I never thought I would say this, but Fox News did an excellent job hosting the first official Primetime Republican Primary Debate last night. Moderators Megyn Kelly, Chris Wallace, and Brett Baier had the task of wrangling together the top ten national polling candidates and get them to attempt to respect some simple debate guidelines. While the format was easy enough, of course the group of men couldn’t respect anything. The questions posed to the ten candidates were well structured, but the answers varied from somewhat sensible to absolutely out of touch. Here are some brief takeaways and clips from last night.
#GOPDebate, Issue by Issue
Women & Women’s Rights.
- An initial slammer was delivered by Megyn Kelly when she asked Trump to comment on his degrading comments towards women. There’s something to be said when you can visibly hear laughing in the audience at the idea of calling women “fat pigs, slobs, and disgusting animals.”
- In another delightful exchange, Kelly asked Trump when he actually became a Republican, given that he’s sounded off on pro-choice opinions before and has even on some occasions referred to himself as a Democrat in most choices. Trump’s response? Well, he’s just as Reagan as the rest of them.
- When pushed by Kelly (if you couldn’t tell, she was on fire that night), Sen. Marco Rubio (R- FL) said he actually didn’t favor a rape and incest exception to abortion laws, noting he thinks “future generations will look back at this history of our country and call us barbarians for murdering millions of babies who we never gave them a chance to live.”
More applause. It’s a rowdy republican time in Cleveland, Ohio – and an unfortunate time to be a woman listening to these candidates.
- Donald Trump correctly remarked the following during a question on immigration: “So, if it weren’t for me, you wouldn’t even be talking about illegal immigration, Chris. You wouldn’t even be talking about it.” He’s right; thanks to his crude remarks about Mexicans during his announcement speech, immigration will now define part of the election.
- Probably the most interesting answer on this topic went to Jeb Bush, who acknowledged the moral complexities of immigration. However, he then slammed into the sanctuary city policies, which are known to shelter and protect immigrant communities from draconian federal immigration laws.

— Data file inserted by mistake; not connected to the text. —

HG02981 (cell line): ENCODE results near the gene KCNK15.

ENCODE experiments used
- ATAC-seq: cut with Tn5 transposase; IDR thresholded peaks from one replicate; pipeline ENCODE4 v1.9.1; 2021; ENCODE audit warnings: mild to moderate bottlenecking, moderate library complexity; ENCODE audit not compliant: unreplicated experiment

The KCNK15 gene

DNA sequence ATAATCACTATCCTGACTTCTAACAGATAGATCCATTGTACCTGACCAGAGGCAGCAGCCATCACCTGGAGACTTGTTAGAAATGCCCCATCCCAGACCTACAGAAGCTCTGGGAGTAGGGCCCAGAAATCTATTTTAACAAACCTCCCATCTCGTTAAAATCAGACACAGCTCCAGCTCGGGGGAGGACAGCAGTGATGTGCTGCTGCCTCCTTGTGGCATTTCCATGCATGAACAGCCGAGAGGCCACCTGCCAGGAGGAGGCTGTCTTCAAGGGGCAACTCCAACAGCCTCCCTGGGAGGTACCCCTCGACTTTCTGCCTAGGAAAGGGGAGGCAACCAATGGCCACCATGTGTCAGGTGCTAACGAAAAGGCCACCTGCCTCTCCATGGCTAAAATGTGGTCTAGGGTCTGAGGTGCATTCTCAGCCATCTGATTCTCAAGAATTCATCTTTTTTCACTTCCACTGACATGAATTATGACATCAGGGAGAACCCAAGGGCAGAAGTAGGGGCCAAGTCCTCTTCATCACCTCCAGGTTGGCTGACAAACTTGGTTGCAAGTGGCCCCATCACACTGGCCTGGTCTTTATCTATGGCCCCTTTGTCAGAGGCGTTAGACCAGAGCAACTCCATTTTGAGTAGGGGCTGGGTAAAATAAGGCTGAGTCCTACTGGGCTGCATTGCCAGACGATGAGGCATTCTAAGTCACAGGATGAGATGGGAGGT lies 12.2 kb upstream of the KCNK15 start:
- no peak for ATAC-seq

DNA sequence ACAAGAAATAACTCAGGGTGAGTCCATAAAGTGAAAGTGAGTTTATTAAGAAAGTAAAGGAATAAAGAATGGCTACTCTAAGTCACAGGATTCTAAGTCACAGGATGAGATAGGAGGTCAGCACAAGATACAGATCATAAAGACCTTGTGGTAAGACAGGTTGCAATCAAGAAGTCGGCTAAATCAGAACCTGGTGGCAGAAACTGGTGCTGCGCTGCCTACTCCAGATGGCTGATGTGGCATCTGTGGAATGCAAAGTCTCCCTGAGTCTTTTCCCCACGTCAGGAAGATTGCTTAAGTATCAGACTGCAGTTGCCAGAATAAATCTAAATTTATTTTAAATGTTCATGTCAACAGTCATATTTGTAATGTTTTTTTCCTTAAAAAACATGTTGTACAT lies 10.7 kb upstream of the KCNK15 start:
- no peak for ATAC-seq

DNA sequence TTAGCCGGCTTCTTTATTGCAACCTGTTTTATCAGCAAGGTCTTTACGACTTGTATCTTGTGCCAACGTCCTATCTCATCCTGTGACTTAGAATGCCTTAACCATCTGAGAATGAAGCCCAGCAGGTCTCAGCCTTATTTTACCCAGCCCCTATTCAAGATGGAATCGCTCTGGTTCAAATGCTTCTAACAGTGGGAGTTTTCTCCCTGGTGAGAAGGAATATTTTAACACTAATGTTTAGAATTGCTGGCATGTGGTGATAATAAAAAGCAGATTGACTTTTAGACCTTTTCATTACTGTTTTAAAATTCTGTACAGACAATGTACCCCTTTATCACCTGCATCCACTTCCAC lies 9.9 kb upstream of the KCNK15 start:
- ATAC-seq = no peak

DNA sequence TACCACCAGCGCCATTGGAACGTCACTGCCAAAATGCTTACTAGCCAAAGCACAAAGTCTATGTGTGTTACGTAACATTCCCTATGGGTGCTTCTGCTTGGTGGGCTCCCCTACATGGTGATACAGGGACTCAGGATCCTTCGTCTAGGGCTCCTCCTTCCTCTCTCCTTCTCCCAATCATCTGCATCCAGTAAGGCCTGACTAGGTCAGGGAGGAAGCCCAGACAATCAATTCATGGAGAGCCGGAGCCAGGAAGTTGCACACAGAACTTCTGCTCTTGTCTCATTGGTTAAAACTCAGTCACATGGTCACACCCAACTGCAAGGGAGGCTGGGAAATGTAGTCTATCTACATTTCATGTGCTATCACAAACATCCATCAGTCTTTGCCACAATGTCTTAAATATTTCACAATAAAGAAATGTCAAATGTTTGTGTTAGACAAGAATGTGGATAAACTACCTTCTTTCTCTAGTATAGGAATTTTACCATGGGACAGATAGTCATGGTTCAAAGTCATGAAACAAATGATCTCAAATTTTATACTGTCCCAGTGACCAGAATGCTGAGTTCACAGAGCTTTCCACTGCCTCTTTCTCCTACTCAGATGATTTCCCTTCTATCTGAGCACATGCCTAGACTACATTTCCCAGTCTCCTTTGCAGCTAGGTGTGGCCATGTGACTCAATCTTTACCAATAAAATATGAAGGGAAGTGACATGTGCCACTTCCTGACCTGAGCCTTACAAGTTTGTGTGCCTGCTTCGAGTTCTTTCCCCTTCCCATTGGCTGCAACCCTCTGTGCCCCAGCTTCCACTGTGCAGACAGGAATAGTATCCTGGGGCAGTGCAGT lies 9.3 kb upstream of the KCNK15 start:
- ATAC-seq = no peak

- Ohio Governor John Kasich gave the most startling answer on this topic, almost mirroring that of any traditional Democrat: “Because somebody doesn’t think the way I do, doesn’t mean that I can’t care about them or can’t love them. So if one of my daughters happened to be that, of course I would love them and I would accept them. Because you know what? That’s what we’re taught when we have strong faith.”
- Cut to Sen. Rand Paul (R- KY), with a classic Libertarian position of less government regulation of individual activities and more freedom for individual liberty.
War! What is it good for? Absolutely nothing. Well, the GOP ten that night would beg to differ.
- You’ll read this quote from Mike Huckabee for a while: “The military is not a social experiment. The purpose of the military is kill people and break things.”
- Ben Carson’s not satisfied with the size of our military. “You know, we turned our back on Israel, our ally. You know, and a situation like that, of course Obama’s not going to be able to do anything. I would shore up our military first, because if you don’t get the military right, nothing else is going to work.”
Let’s be real, we all weren’t expecting this subject to come up whatsoever. Yet Governor Scott Walker (R-WI) was asked the following well-composed question:
Governor Walker, many in the Black Live Matter movement, and beyond, believe that overly-aggressive police officers targeting young African Americans is the civil rights issue of our time. Do you agree? And if so, how do you plan to address it? And if not, why not?
- Walker’s answer wasn’t half bad, either: “It’s about making sure that law enforcement professionals, not only in the way in to their positions but all the way through their time, have the proper training, particularly when it comes to the use of force. And that we protect and stand up and support those men and women who are doing their jobs in law enforcement.”
What’s missing? Was there a winner?
Well, plenty. But here are some key issues that weren’t discussed:
- Student debt
- Climate change
And some other things I’m sure I’ve missed. Did anyone “win” the debate? Well, it’s August. The Republican candidate will not be announced until the Republican National Convention in Cleveland sometime during summer 2016. Between now and then, there is plenty of time for candidates to rise and fall in the polls and within public opinion. No one did enough to answer the questions asked of them; hopefully future debates will continue to push the candidates to make clearer stances. One thing’s for sure – we haven’t seen anything yet. -Celene Barrera
The next debate is scheduled for September 16, 2015 and will be hosted by CNN. Details to follow. For live tweeting during any and all 2016 related events & news, follow Celene @celenebeats.
Image Credit: Northeast Ohio Media Group